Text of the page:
Criminals can access your accounts if they get your passwords. Making passwords with a mix of letters, numbers, symbols is a good way to avoid having your information stolen. Be sure to hide your passwords in a safe place if you write them down. Or if you store them electronically, make sure the document is password protected.

From Security Cameras to Smart TVs to Home Assistants and Refrigerators, criminals and hackers can access information based on what you share with the device. Be careful with the information you share as criminals can use it to create accounts or steal your information.

life insurance protection icon


Fortunately, there are things you can do to protect yourself.  Here are some examples of what you can do to protect yourself online.

Social media platforms and websites that allow you to have an account or offer a login entry system will more often than not, ask you to create a password in order to gain access in the future. Because of advancements in technology and the sophistication of hacking software – websites are asking for passwords to be increasingly complex. They often require a combination of at least 8 characters made up of one uppercase letter, a number and at least one special symbol such as a question mark or full stop.

Commonly, banks will ask you to set up security questions. These questions will be personal to you and you should never share your answers with anybody. Your bank may ask you to enter the answers to these questions when logging in every time or if they recognize that you are trying to log in from a different location than usual. Over recent years, some social media platforms have also started using security questions as a method of identifying users.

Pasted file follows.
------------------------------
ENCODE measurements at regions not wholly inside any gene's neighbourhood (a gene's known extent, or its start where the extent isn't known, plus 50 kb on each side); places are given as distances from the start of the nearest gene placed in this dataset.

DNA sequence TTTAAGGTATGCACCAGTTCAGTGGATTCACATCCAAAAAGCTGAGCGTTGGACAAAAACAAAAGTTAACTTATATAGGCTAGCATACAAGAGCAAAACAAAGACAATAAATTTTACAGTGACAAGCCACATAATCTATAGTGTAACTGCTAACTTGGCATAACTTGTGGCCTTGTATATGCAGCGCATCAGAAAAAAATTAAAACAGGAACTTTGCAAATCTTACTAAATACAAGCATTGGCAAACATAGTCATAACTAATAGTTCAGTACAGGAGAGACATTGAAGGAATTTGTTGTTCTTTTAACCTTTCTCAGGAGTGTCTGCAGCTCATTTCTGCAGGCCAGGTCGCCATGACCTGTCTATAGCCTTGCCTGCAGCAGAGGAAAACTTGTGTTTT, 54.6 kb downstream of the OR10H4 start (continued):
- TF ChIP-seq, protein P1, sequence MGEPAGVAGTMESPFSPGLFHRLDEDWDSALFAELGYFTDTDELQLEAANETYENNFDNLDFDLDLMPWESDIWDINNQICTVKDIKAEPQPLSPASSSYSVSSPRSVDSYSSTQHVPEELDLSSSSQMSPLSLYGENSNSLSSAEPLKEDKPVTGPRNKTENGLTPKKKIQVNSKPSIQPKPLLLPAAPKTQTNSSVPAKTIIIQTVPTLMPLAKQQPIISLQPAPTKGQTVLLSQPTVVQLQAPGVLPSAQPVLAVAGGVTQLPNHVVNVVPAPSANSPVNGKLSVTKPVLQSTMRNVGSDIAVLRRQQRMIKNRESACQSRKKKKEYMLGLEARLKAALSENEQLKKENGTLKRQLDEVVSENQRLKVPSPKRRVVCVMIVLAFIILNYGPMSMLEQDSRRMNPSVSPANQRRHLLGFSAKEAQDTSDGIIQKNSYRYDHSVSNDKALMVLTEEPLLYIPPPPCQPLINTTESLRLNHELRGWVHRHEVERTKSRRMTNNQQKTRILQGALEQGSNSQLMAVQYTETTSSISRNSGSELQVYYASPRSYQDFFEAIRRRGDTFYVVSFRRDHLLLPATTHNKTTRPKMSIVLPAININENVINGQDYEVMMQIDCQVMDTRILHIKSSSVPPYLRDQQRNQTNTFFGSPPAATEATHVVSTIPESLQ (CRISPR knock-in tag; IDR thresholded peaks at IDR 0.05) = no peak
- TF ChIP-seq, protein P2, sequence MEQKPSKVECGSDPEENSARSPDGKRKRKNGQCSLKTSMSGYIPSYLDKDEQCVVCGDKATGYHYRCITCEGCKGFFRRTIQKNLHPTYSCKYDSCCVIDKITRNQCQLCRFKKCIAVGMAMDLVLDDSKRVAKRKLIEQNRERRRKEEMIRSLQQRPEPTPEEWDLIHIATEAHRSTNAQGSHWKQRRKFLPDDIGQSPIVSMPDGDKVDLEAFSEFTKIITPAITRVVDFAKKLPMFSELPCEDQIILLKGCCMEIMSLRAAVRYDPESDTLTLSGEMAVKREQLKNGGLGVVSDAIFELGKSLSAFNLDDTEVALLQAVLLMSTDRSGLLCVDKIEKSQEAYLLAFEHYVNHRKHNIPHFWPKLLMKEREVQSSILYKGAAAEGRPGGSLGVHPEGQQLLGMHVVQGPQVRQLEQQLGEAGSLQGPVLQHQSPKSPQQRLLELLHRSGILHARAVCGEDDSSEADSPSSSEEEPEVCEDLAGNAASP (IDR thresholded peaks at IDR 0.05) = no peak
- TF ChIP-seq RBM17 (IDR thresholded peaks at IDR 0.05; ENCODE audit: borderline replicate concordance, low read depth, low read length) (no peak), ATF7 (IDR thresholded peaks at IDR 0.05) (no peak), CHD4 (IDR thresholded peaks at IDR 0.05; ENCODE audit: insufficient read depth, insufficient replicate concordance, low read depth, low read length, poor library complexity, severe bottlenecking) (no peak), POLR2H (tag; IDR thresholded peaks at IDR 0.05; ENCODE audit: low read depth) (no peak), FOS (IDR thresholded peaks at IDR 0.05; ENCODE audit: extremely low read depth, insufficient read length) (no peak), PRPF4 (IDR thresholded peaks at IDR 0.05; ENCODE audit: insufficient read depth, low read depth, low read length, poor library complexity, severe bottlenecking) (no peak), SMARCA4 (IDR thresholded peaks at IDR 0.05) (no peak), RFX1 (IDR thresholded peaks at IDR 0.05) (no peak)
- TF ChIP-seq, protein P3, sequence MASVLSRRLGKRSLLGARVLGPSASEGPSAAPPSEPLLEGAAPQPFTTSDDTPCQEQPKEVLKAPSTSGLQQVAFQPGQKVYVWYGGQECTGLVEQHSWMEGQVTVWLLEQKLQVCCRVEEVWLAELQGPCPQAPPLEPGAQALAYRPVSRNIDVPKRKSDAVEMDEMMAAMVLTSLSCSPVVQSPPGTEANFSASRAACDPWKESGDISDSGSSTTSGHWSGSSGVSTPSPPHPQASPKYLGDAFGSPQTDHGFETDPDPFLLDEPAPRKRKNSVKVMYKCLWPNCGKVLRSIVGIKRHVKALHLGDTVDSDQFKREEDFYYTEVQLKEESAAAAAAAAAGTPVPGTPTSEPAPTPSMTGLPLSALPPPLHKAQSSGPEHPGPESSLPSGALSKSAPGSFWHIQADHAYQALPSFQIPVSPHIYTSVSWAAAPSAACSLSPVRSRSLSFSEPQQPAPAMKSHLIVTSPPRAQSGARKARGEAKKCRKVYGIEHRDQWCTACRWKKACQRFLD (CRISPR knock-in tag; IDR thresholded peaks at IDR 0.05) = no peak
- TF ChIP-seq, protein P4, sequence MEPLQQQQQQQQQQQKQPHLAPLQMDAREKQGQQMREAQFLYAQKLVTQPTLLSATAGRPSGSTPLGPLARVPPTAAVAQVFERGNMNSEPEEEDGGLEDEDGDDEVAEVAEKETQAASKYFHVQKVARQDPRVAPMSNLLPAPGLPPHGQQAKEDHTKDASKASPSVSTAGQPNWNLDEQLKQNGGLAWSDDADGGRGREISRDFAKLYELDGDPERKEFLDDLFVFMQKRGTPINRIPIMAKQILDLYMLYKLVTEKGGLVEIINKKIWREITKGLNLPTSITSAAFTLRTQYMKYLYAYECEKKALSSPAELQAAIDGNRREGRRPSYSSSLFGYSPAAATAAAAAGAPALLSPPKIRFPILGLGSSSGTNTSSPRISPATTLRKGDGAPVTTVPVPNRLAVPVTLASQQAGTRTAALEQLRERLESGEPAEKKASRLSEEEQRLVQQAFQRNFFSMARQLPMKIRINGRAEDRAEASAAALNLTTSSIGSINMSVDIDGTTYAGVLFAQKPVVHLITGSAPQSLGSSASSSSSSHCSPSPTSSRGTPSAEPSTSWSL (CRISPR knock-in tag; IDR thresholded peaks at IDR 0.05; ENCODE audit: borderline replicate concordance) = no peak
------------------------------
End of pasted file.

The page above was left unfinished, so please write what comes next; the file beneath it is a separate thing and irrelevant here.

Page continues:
Antivirus software that can be purchased or freely downloaded can be very useful in providing protection to internet users. Most security products will block viruses and threats from accessing or affecting your device – good quality security products offer a scanning facility to check your device and remove any malware in the process. Always consider the strength of your firewall along with a good antivirus program to get the best results and to keep your personal information as secure as possible.

Increasingly, companies and social media platforms are offering two-factor authentication, which is considered a “second layer” of security online. Two factor authentication means that more than just a username and password are required when logging in to an account. Most companies and social media platforms do this by sending a unique code to the user via SMS. This code will expire after a certain amount of time and also lets people know if anyone is attempting to gain access to their account without permission.

Any time you connect to the Internet using a Wi-Fi network that you don’t know, you should use a virtual private network, or VPN. Say you go to a coffee shop and connect to a free Wi-Fi network. You don’t know anything about the security of that connection. It’s possible that someone else on that network, without you knowing, could start looking through or stealing the files and data sent from your laptop or mobile device. A VPN encrypts your internet traffic, routing it though a server owned by the VPN company. That means nobody, not even the owner of the free Wi-Fi network, can snoop on your data.